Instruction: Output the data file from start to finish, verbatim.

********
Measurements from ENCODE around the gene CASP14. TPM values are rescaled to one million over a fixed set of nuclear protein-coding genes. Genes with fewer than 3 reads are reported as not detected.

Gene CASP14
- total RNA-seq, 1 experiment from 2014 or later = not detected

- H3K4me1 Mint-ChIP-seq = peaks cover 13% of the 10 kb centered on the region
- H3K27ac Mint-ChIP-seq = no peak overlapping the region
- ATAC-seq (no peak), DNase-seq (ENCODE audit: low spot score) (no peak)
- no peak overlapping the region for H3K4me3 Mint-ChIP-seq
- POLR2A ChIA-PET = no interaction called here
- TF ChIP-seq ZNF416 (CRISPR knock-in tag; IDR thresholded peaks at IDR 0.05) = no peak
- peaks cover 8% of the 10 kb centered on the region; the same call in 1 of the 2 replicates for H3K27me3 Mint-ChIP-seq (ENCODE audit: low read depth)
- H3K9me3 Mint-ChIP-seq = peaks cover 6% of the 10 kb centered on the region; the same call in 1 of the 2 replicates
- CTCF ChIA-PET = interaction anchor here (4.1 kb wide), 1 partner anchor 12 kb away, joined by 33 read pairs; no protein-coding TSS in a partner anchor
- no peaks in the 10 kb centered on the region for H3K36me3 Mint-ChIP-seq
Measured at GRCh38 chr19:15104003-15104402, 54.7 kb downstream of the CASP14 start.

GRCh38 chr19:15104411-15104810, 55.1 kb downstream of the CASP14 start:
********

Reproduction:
Measurements from ENCODE around the gene CASP14. TPM values are rescaled to one million over a fixed set of nuclear protein-coding genes. Genes with fewer than 3 reads are reported as not detected.

Gene CASP14
- total RNA-seq, 1 experiment from 2014 or later = not detected

- H3K4me1 Mint-ChIP-seq = peaks cover 13% of the 10 kb centered on the region
- H3K27ac Mint-ChIP-seq = no peak overlapping the region
- ATAC-seq (no peak), DNase-seq (ENCODE audit: low spot score) (no peak)
- no peak overlapping the region for H3K4me3 Mint-ChIP-seq
- POLR2A ChIA-PET = no interaction called here
- TF ChIP-seq ZNF416 (CRISPR knock-in tag; IDR thresholded peaks at IDR 0.05) = no peak
- peaks cover 8% of the 10 kb centered on the region; the same call in 1 of the 2 replicates for H3K27me3 Mint-ChIP-seq (ENCODE audit: low read depth)
- H3K9me3 Mint-ChIP-seq = peaks cover 6% of the 10 kb centered on the region; the same call in 1 of the 2 replicates
- CTCF ChIA-PET = interaction anchor here (4.1 kb wide), 1 partner anchor 12 kb away, joined by 33 read pairs; no protein-coding TSS in a partner anchor
- no peaks in the 10 kb centered on the region for H3K36me3 Mint-ChIP-seq
Measured at GRCh38 chr19:15104003-15104402, 54.7 kb downstream of the CASP14 start.

GRCh38 chr19:15104411-15104810, 55.1 kb downstream of the CASP14 start: